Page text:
Green is the New Black

April 19, 2019

By Audrey St. Clair ’03

A young person crouching in a garden
Look at them Greens!Photo by Scott Cook.

The Princeton Review recently ranked Rollins as one of the nation’s most environmentally responsible colleges. Here are 13 of our favorite ways Rollins is shrinking its carbon footprint and grooming the next generation of leaders to save our planet.

From renewable energy to alternative transportation to campus-wide recycling programs, Rollins’ focus on sustainability is woven into the culture here on America’s most beautiful campus. Initiatives like the Sustainability Program, a campus-wide effort focused on infrastructure, and EcoRollins, a student-focused, event-based organization, form the backbone of Rollins’ commitment to preserving the campus community and beyond.

“Thousands of plastic bottles, straws, and containers have been prevented from entering landfills because of our combined efforts here on campus,” says Ellie Rushing ’19, double major in environmental studies and communication studies and co-leader of the Sustainability Program with environmental studies major Gabbie Buendia ’19. “Students are more conscious about what they eat and throw into garbage and recycling bins, and they will take that information and those habits with them when they leave Rollins and teach others.”

The Princeton Review selected Rollins for its annual Green Guide based on academic offerings, campus policies, initiatives, activities, and career preparation for students. Here’s a closer look at why the experts agree that Rollins continues to serve as a model for environmental stewardship.

Students walking near Rollins’ EcoHouse on the shores of Lake Virginia.
Photo by Scott Cook.

1. We have our very own EcoHouse on campus. This spot on the back side of Elizabeth Hall—complete with five single rooms, one double, a common room, and bathroom—overlooks Lake Virginia and houses Sustainability Program coordinators and members of EcoRollins who care for the space. They participate in gardening, road and lake cleanups, planned events such as Earth Day and America Recycles Day, and environmental and sustainable education on campus.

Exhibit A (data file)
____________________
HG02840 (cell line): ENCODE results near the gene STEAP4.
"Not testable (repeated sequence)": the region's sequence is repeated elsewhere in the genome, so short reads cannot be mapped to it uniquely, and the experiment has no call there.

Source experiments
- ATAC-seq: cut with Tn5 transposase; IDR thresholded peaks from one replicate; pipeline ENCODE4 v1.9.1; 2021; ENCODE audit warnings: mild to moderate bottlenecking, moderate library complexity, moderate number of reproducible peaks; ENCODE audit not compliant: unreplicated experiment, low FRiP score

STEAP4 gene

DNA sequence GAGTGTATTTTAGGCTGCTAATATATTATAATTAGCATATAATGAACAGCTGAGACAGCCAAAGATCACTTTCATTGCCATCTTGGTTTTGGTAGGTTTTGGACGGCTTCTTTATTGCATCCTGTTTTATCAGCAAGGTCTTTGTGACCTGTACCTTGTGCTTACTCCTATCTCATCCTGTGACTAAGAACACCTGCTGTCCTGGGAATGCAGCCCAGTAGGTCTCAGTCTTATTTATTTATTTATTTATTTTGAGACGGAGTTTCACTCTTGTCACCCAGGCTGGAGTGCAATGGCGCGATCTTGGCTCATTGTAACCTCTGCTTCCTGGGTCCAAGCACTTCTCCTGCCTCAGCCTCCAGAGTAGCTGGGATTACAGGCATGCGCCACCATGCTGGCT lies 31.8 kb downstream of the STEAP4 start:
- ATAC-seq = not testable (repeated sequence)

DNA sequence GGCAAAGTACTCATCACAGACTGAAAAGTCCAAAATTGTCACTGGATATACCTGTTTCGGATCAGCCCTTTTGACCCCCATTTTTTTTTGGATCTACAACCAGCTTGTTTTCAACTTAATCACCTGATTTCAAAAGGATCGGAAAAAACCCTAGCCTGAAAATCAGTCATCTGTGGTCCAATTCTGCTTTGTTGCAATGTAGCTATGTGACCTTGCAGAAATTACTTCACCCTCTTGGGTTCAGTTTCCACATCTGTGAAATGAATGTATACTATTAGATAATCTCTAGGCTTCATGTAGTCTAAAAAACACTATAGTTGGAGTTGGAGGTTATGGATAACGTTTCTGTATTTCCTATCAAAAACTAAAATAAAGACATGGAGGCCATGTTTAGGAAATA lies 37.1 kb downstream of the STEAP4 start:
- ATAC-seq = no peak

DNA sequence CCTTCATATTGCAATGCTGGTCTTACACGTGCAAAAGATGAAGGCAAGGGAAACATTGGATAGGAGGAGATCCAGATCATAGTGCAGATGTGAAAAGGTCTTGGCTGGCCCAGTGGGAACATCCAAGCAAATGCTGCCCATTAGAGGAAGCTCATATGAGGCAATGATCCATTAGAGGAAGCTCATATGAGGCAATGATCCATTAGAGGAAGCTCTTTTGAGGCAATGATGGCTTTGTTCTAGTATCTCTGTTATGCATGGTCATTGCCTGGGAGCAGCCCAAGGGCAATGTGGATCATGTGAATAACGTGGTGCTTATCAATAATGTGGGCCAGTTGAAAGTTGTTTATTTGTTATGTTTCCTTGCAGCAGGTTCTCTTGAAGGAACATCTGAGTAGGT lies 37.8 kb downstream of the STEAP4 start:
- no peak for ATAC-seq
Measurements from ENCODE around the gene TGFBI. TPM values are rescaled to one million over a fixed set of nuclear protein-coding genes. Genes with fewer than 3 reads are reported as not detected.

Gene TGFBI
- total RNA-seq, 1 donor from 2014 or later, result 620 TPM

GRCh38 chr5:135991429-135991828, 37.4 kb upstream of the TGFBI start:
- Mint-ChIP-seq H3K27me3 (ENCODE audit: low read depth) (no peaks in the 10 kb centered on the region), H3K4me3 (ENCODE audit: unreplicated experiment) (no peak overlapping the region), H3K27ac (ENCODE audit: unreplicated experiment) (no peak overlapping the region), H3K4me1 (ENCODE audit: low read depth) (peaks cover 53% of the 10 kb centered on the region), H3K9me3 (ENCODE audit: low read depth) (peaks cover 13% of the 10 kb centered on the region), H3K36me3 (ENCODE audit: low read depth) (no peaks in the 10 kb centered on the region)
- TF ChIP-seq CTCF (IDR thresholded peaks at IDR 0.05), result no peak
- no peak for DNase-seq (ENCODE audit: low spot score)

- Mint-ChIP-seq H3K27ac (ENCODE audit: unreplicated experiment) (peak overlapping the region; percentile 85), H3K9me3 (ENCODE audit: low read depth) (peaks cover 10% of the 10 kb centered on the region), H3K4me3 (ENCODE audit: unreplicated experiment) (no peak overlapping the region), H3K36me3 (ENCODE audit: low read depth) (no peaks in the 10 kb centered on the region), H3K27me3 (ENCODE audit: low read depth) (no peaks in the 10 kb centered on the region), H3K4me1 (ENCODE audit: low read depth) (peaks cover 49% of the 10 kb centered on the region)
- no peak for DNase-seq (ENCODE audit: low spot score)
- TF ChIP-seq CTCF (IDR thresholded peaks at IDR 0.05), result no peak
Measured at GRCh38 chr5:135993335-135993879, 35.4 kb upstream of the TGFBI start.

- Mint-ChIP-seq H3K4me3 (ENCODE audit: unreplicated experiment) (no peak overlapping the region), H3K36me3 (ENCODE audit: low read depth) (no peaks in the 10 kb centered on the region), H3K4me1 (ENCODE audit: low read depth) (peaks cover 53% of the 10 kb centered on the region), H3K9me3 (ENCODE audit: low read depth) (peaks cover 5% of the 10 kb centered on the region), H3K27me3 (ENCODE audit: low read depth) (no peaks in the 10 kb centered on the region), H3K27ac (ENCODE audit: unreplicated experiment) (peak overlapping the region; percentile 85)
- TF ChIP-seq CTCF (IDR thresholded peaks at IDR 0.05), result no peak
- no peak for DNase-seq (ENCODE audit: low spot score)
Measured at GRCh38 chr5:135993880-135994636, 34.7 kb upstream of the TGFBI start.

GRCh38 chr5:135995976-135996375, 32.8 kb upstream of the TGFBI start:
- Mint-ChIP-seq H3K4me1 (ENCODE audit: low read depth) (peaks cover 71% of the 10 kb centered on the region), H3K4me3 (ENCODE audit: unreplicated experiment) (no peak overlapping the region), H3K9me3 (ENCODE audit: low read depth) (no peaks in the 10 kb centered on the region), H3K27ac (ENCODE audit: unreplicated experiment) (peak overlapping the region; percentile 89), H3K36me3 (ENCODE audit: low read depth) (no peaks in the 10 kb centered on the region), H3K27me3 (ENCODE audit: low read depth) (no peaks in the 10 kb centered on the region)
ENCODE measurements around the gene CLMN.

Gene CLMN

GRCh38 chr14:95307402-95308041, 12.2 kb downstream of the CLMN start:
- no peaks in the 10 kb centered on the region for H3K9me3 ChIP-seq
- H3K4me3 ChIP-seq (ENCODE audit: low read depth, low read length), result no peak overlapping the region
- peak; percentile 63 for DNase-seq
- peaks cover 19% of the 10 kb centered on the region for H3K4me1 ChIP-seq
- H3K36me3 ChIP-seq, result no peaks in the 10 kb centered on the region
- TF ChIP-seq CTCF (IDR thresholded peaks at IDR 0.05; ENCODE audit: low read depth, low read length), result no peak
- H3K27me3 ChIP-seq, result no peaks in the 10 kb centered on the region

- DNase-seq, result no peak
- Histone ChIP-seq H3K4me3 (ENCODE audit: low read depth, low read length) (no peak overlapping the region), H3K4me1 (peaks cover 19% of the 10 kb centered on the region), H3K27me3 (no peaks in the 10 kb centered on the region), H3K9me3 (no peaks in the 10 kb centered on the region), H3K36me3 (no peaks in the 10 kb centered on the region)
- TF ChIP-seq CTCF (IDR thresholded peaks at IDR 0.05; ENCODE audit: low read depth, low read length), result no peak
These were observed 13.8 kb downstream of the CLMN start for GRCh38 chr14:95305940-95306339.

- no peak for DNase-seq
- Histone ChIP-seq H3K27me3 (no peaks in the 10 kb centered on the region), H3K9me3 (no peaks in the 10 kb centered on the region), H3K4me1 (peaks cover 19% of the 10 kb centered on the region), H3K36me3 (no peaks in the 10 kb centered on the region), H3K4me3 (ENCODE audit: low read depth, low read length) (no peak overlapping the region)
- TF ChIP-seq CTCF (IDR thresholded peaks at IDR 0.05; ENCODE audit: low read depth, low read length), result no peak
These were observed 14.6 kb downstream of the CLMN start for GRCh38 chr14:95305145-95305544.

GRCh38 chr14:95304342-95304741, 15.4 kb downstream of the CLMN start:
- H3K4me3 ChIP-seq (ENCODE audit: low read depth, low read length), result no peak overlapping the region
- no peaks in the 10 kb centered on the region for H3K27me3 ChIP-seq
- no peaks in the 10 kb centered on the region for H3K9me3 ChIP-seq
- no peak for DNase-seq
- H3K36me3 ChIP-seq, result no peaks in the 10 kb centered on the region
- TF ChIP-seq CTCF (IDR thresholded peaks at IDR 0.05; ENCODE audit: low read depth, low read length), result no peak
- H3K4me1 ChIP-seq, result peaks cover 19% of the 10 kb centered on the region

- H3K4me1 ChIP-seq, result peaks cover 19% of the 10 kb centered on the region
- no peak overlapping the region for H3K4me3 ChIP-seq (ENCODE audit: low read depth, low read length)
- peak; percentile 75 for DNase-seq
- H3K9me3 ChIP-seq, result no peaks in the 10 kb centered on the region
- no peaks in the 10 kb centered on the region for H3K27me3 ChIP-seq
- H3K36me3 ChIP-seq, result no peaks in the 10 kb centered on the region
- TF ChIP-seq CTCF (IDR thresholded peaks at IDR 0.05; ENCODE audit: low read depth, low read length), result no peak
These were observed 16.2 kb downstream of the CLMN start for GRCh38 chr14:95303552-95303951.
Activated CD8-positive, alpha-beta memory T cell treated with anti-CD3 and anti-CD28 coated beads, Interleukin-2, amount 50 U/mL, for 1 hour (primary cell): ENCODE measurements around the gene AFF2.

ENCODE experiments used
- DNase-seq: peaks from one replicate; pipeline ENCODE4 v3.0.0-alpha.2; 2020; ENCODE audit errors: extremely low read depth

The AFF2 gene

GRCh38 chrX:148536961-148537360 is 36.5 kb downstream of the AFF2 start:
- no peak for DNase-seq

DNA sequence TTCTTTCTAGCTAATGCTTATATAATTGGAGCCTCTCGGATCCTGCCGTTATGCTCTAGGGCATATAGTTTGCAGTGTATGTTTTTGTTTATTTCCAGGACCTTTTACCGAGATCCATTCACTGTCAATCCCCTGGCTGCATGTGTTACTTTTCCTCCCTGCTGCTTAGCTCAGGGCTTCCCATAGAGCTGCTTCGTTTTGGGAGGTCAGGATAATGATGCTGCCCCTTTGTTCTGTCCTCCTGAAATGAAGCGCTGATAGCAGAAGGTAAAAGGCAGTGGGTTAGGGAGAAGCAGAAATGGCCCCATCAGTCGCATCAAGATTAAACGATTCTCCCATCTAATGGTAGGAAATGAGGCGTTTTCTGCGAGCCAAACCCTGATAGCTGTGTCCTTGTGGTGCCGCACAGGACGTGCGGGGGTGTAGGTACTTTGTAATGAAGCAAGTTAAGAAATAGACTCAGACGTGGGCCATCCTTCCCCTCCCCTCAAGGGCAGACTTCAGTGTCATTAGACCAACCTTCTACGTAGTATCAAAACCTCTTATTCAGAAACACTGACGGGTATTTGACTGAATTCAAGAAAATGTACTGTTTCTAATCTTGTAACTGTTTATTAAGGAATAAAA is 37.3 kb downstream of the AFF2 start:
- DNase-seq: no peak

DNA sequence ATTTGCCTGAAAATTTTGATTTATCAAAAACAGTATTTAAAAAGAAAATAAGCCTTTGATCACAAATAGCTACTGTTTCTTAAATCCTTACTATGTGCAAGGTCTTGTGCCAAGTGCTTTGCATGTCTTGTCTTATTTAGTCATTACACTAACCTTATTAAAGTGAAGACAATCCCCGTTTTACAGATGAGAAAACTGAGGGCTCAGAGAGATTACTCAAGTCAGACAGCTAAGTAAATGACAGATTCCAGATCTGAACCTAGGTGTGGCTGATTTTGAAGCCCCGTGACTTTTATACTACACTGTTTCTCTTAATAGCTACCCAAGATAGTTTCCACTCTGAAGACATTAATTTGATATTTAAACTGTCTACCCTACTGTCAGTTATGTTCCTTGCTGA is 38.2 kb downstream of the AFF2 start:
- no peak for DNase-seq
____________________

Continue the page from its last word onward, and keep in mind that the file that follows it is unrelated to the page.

Student biking on campus.
Photo by Scott Cook.

2. You can ditch four wheels for two. Rollins’ bike-share program is in its ninth year of providing bicycles for rent to students, faculty, and staff. Currently, there are 44 bikes in the fleet with a mix of cruiser and road bikes, many of which were abandoned and then restored by members of the Sustainability Program. Bikes can be checked out at the Olin Library for three-day rentals.

Student carrying a mattress to be broken down on SPARC Day, Rollins’ annual day of service for incoming students.
Photo by Scott Cook.

3. Our recycling program goes beyond bottles and cans. Students in the Sustainability Program continually collaborate with Rollins’ Facilities department to monitor recycling bins and signage in residence halls, administration buildings, and classrooms. In 2017, Rollins removed all plastic bags as a result of a student-driven no-plastic campaign and has subsequently eradicated Styrofoam from campus. The Habitat for Humanity Book Drive promotes reusing and recycling by collecting old books from students during exam week.

Students hiking through the Costa Rican rainforest.
Photo by Scott Cook.

4. Our environmental studies department was one of the first in the country. Environmental studies professor Barry Allen founded Rollins’ environmental studies department in 1982. For 20-plus years, he has been leading students like Angelo Villagomez ’04, a senior officer with PEW Charitable Trusts, and Tyler Kartzinel ’07, a conservation biology professor at Brown, on field studies to Costa Rica, giving them an up-close, hands-on look at one of the world leaders in conservation and national parks.

Students enjoying smoothies by Lake Virginia.
Photo by Curtis Shaffer ’22.